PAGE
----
moist sour cream banana bread

Unripe bananas, food allergies, a lack of eggs—there are lots of things that can get between you and banana bread, but no obstacle need stop you. There’s almost always a way to make a beautiful loaf of banana bread whenever you want it, whatever your circumstances, as long as you have at least one semi-ripe banana.

In its classic form, banana bread is quite simple, and depends mostly on three things: (1) fruit that’s reached the ideal degree of super-sweet softness, (2) not overmixing the batter, which makes it gummy, and (3) baking for just the right amount of time (underbaking is another way to bring about a gummy texture, but overbaking dries things out, and moist banana bread is the only kind worth eating). That said, there’s actually a lot of wiggle room when it comes to making delicious banana bread, even when it seems like you’ve been stymied—and banana bread’s inherent flexibility is no surprise when you know it became popular during the Great Depression, and endured through World War II-era rationing. Here are some of the common banana bread hurdles we face today, and tips on how to soar right over them:

If your bananas aren’t ripe enough yet…

Roast ’em. Just place your unpeeled bananas on a baking sheet lined with foil or parchment for easy clean-up and pop it into a 300-degree oven for anywhere between 30 minutes and an hour (obvious but easy to overlook: remove any stickers from the skins first!). The bananas are done when they’ve turned soft and black, and you can use them as soon as they’re cool enough to peel. If, say, you’re going out of town and have bananas that will go bad in your absence, you can bake them like this and then store them in the freezer for future use—but if you’re staying put and in no hurry to make bread, your best bet is always letting them ripen naturally. One caveat: your bananas should be at least slightly ripe before you bake them; green bananas just won’t have converted enough sugar yet, and even though they will turn soft and black in the oven, they’ll still taste like sadness.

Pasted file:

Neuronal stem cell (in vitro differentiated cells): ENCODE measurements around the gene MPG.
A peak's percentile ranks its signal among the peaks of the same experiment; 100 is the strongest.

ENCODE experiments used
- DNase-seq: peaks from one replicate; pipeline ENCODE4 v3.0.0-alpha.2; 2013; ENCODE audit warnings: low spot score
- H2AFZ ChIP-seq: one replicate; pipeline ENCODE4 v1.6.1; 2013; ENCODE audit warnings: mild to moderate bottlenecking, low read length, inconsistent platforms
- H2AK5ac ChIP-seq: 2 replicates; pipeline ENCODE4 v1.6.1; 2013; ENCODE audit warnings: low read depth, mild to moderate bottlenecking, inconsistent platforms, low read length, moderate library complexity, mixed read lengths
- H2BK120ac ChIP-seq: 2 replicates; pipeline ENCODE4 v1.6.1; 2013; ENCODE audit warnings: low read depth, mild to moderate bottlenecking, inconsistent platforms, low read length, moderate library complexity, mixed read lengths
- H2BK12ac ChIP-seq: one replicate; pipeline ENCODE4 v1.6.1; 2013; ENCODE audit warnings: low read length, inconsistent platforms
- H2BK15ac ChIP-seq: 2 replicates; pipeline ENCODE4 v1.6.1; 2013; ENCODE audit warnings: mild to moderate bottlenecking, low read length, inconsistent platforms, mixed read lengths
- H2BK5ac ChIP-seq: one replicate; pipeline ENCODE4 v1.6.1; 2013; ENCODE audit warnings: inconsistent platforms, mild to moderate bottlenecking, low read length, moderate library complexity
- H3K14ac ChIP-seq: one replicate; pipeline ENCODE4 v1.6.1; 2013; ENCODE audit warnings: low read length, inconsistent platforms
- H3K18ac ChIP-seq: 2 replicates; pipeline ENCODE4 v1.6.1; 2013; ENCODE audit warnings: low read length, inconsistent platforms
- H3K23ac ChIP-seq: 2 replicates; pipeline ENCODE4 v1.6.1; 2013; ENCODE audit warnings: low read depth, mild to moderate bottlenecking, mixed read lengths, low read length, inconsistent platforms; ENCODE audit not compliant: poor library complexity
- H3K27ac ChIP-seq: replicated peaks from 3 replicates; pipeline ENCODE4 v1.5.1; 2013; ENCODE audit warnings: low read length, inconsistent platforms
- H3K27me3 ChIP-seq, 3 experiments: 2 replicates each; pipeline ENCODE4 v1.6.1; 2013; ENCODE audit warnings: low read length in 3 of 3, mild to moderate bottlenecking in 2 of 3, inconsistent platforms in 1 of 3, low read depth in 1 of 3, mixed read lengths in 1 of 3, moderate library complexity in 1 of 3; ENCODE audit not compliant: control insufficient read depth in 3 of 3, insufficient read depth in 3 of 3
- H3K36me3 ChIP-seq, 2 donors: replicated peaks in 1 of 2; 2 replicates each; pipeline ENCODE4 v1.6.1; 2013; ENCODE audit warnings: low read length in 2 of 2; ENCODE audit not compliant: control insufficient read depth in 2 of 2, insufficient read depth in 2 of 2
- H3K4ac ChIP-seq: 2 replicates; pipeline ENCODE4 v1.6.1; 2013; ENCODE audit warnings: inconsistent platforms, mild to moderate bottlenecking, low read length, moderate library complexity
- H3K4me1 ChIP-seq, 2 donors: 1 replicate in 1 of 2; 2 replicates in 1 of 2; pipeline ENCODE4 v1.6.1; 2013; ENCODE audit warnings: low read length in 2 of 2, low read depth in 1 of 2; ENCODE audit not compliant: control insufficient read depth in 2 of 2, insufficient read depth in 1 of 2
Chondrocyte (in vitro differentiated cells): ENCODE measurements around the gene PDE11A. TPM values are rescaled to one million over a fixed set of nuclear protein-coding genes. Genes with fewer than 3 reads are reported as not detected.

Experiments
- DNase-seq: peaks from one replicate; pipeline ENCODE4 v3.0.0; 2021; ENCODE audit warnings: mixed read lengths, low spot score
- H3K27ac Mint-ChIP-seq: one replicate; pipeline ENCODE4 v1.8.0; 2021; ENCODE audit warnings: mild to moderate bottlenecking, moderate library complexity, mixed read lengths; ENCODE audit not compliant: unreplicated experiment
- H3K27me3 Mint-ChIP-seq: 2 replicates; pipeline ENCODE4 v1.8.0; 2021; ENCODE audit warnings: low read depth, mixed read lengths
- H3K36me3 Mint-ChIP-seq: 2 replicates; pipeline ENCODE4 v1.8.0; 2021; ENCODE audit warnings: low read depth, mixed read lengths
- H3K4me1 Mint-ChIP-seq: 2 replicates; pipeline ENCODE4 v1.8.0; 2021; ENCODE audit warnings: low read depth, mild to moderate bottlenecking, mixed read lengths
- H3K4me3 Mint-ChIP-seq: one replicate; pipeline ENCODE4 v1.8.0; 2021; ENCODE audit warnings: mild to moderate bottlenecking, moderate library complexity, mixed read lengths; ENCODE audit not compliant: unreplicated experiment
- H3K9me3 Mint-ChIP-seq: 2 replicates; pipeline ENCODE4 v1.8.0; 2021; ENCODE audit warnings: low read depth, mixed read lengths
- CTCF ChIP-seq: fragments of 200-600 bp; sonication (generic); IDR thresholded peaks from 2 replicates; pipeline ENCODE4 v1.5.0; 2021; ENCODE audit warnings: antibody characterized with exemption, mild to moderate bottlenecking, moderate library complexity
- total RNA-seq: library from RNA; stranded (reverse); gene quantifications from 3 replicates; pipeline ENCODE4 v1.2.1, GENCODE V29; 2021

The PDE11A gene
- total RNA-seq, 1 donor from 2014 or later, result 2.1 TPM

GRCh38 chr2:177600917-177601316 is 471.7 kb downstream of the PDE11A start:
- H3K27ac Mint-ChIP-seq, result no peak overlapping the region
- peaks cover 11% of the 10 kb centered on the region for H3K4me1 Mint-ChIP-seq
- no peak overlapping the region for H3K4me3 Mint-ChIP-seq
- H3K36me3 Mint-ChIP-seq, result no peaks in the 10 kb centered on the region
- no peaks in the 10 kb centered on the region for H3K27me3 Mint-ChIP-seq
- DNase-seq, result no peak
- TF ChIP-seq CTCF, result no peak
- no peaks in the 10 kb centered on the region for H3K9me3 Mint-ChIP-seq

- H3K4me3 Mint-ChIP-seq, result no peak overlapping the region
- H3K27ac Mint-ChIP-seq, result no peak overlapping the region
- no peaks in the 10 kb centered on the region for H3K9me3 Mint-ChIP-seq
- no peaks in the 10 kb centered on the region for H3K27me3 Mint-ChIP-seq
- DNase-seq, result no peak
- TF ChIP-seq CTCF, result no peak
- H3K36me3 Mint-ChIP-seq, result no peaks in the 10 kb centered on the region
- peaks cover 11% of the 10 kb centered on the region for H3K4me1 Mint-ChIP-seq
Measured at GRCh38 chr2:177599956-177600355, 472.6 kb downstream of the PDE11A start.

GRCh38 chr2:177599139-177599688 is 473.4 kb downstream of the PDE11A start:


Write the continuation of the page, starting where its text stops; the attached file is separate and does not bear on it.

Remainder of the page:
If you’re one (or two) bananas short…

If you bake banana bread even just occasionally, you’re probably already in the habit of stashing any on-the-verge-of-totally-blackening bananas in the freezer so you can turn them into baked gold later (if not, start doing that!), but if you want banana bread now and you’re still short one or two perfectly overripe specimens, you can simply make banana bread with just one banana—or (if you suspect that won’t taste fruity enough for you), make a mini loaf with your lone banana. If you’re set on a specific recipe that calls for the standard two or three mashed bananas, you can replace one or two of them with applesauce (½ cup equals 1 banana). If you don’t have applesauce either, or just aren’t a fan, you could also try substituting Greek yogurt (plain for sure, but flavors like vanilla or banana make sense too), sour cream, mashed avocado, whisked silken tofu, or pumpkin puree; they all add roughly the same sort of body and moisture as bananas, but when using substitutions that are sugar-free and/or tangy, you’ll probably want to add a little extra sweetener to the batter than the recipe calls for. Conversely, if you choose to swap in pureed prunes for some of the banana, you may want to scale back on the sweetener, since the prunes have a lot of natural sugar.